The Chicago Bears offense is sputtering out the gate.
Having a solid ground game is nice, but it hasn’t opened the passing attack as much as we thought. Heck, it really hasn’t opened the pass game at all to this point. And that is a problem.
Justin Fields is off to an awful start. He is completing just 50.7 percent of his passes, has twice as many interceptions (4) than passing touchdowns (2), and owns a 58.7 passer rating that makes me wish the forward pass was never invented in the first place. Fields’ struggles have everyone trying to figure out what is happening with one of the best and most popular quarterback prospects in recent years. What is wrong? What is going on? Is this fixable? Where can it go from here?
Frankly, I thought former Bears offensive lineman Kyle Long put it well:
Firstly, we need to point out that it’s not just one thing. But if we are to highlight one thing, protection on drop-backs is worth noting, as is Long’s assessment of Fields’ “gun shy” nature. That rang bells in my head. Mainly because we’re often seeing Fields bail out and run at the first sign of trouble far too often in the early going of the 2022 season; whether he is hearing footsteps or seeing ghosts, the result has been unsavory to watch. Then again, I’d be doing the same thing if presented with this offensive line and those weapons.
In a later tweet, Long offers up an alternative. One that I find to be worth exploring:
I’m not trying to be a hipster when I point out that we thought it would be a good idea for the Bears to do some Ravens-like stuff last year. And while Matt Nagy and his staff didn’t use that template (because jamming square pegs into round holes was far more entertaining for that bunch), it doesn’t mean Luke Getsy and the Bears offense can’t draw inspiration from elsewhere.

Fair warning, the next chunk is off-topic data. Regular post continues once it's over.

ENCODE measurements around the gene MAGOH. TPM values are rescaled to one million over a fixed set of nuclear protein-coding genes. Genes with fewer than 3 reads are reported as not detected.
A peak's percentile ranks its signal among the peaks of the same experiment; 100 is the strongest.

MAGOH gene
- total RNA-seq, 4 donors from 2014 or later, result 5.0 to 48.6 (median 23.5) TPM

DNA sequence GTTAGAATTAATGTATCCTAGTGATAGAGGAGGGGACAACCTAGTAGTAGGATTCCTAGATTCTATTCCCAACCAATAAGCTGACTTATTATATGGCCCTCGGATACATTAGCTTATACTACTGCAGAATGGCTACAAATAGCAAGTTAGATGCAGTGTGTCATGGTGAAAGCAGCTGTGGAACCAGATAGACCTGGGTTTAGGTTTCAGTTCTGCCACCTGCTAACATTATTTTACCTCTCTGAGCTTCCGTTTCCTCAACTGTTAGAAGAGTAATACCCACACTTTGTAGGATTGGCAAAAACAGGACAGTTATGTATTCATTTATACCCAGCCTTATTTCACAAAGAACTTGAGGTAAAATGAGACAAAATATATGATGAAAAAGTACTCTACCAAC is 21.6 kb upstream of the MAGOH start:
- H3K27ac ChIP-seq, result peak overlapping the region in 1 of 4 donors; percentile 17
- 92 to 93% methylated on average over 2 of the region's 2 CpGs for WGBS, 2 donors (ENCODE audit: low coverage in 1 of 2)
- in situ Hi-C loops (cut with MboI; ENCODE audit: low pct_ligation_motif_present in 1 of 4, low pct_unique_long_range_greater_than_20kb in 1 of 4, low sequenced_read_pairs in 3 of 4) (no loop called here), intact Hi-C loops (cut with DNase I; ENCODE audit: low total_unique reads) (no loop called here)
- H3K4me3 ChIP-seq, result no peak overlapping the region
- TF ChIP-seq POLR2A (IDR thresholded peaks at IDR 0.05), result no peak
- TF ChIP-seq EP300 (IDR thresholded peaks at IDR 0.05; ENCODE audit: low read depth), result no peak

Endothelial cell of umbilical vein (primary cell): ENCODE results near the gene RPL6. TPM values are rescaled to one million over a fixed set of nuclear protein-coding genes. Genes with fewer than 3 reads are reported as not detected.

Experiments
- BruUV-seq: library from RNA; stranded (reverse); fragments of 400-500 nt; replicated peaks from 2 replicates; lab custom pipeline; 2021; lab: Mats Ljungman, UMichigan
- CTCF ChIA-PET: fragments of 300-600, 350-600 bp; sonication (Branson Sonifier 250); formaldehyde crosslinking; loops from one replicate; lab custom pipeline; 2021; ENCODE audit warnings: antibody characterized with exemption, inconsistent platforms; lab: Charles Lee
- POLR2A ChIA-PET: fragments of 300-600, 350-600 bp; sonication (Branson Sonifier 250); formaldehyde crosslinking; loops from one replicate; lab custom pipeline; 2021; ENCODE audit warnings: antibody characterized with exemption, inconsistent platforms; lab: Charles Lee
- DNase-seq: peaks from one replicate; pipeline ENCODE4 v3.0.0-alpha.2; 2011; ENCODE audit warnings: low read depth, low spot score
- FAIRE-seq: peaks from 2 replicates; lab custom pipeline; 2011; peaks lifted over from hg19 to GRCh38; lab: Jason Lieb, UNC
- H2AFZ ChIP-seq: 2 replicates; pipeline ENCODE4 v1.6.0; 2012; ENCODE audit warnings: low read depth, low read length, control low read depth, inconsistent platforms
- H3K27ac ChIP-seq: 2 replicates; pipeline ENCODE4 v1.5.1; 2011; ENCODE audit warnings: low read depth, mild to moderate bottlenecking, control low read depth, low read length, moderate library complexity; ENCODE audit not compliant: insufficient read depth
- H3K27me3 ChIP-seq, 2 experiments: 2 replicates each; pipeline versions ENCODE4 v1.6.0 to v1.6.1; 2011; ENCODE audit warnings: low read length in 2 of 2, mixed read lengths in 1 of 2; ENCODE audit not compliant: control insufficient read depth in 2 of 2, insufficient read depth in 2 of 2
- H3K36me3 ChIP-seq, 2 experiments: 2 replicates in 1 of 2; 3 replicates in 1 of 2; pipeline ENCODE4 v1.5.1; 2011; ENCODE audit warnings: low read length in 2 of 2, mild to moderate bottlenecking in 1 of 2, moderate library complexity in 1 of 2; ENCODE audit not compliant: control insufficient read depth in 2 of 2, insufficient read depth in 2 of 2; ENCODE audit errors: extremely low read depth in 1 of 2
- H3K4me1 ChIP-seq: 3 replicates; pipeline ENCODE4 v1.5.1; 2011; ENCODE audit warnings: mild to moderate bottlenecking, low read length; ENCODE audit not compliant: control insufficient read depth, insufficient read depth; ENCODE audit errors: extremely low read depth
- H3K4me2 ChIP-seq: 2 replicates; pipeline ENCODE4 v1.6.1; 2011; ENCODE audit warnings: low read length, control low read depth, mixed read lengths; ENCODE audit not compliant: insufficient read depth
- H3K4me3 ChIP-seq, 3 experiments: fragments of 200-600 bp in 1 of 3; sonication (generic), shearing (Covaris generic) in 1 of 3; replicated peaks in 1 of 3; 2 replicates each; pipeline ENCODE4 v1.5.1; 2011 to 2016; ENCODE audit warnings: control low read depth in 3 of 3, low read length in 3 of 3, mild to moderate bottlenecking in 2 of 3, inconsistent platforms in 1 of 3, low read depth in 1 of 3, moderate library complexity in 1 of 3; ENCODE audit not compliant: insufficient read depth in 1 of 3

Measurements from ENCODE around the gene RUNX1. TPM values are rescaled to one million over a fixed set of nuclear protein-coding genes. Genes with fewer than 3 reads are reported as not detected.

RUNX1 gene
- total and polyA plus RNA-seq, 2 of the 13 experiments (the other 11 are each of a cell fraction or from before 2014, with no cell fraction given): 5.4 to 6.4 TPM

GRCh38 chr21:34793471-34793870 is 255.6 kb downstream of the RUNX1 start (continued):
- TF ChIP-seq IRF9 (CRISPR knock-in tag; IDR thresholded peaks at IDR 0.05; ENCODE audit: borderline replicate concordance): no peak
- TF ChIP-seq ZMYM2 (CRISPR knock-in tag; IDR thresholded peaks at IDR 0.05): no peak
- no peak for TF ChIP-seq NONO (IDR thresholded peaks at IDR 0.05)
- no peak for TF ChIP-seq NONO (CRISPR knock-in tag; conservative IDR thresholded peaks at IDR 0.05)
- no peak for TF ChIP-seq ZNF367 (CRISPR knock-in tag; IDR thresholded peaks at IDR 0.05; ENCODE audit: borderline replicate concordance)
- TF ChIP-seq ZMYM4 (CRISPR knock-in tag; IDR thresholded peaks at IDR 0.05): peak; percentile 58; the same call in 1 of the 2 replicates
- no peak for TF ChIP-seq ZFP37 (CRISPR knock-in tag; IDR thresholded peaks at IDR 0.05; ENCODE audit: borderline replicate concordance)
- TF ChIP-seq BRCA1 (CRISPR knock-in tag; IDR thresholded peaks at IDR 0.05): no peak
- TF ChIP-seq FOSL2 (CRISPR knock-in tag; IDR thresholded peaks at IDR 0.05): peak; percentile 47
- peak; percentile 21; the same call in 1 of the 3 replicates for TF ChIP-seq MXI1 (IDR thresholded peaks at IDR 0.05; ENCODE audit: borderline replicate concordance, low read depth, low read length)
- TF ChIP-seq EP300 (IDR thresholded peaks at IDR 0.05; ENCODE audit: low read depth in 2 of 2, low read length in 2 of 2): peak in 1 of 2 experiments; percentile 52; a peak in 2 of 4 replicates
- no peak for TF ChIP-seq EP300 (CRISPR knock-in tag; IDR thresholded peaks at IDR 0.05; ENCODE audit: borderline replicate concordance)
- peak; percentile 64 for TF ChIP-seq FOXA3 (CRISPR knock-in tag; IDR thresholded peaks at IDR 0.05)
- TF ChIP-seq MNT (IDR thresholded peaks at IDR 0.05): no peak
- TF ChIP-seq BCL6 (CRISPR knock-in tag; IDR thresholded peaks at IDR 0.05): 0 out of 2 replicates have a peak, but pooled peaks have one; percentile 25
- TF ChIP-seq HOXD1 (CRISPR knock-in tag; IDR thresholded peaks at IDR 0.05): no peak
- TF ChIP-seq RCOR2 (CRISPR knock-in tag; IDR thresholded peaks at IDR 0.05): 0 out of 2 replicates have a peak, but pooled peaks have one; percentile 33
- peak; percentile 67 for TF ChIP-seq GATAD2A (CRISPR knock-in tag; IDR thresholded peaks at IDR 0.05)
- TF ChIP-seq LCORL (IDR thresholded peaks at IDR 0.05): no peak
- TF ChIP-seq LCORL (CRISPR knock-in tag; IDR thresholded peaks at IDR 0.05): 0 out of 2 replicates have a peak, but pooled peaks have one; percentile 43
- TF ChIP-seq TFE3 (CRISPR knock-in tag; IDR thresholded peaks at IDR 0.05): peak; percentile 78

The Bears already have a good ground-and-pound attack with Khalil Herbert and David Montgomery. And even though Lamar Jackson and Justin Fields are different quarterbacks, perhaps they would be wise to spice it up with some of these concepts from Jackson’s MVP season:
And it shouldn’t just be the rushing aspect on the Bears’ mind. Jackson doesn’t get the credit he deserves for his passing efforts:
We haven’t used the word “fun” associated with Chicago’s offense in quite some time. I mean, we often use another word that starts with “F,” … but this is a family website.
There is an expansive video of Baldy breaking down how the Ravens’ scheme brings the best out of Jackson. And you should give it a look:
And, in the end, that’s what it all boils down to for me. Fields has a particular set of skills. Skills he has naturally as an athlete. And skills that he acquired in his development at Ohio State. Fields properly wielding his skills could be a nightmare for opposing defenses. I one day hope there is a Baldinger breakdown of the Bears’ scheme maximizing Fields’ skillset.